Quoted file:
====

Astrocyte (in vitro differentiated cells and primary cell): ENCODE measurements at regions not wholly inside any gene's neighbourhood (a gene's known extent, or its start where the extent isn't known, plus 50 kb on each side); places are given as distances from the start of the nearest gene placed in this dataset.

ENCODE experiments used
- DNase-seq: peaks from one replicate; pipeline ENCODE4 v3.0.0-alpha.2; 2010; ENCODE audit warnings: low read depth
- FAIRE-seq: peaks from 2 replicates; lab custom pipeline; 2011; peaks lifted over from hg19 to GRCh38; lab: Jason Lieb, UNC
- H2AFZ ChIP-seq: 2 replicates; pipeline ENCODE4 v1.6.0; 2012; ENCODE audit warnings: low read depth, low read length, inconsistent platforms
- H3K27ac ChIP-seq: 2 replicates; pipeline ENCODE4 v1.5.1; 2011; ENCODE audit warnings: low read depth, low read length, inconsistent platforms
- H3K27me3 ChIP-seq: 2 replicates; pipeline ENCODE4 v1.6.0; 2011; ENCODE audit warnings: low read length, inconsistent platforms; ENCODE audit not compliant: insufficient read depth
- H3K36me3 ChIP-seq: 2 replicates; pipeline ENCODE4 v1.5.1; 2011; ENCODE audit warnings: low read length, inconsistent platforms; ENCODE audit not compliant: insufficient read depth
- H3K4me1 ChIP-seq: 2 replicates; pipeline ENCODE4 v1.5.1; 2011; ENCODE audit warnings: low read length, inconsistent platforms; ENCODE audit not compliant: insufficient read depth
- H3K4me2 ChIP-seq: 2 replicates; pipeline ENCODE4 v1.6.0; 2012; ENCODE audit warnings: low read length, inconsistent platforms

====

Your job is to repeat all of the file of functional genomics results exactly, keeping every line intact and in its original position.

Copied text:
Astrocyte (in vitro differentiated cells and primary cell): ENCODE measurements at regions not wholly inside any gene's neighbourhood (a gene's known extent, or its start where the extent isn't known, plus 50 kb on each side); places are given as distances from the start of the nearest gene placed in this dataset.

ENCODE experiments used
- DNase-seq: peaks from one replicate; pipeline ENCODE4 v3.0.0-alpha.2; 2010; ENCODE audit warnings: low read depth
- FAIRE-seq: peaks from 2 replicates; lab custom pipeline; 2011; peaks lifted over from hg19 to GRCh38; lab: Jason Lieb, UNC
- H2AFZ ChIP-seq: 2 replicates; pipeline ENCODE4 v1.6.0; 2012; ENCODE audit warnings: low read depth, low read length, inconsistent platforms
- H3K27ac ChIP-seq: 2 replicates; pipeline ENCODE4 v1.5.1; 2011; ENCODE audit warnings: low read depth, low read length, inconsistent platforms
- H3K27me3 ChIP-seq: 2 replicates; pipeline ENCODE4 v1.6.0; 2011; ENCODE audit warnings: low read length, inconsistent platforms; ENCODE audit not compliant: insufficient read depth
- H3K36me3 ChIP-seq: 2 replicates; pipeline ENCODE4 v1.5.1; 2011; ENCODE audit warnings: low read length, inconsistent platforms; ENCODE audit not compliant: insufficient read depth
- H3K4me1 ChIP-seq: 2 replicates; pipeline ENCODE4 v1.5.1; 2011; ENCODE audit warnings: low read length, inconsistent platforms; ENCODE audit not compliant: insufficient read depth
- H3K4me2 ChIP-seq: 2 replicates; pipeline ENCODE4 v1.6.0; 2012; ENCODE audit warnings: low read length, inconsistent platforms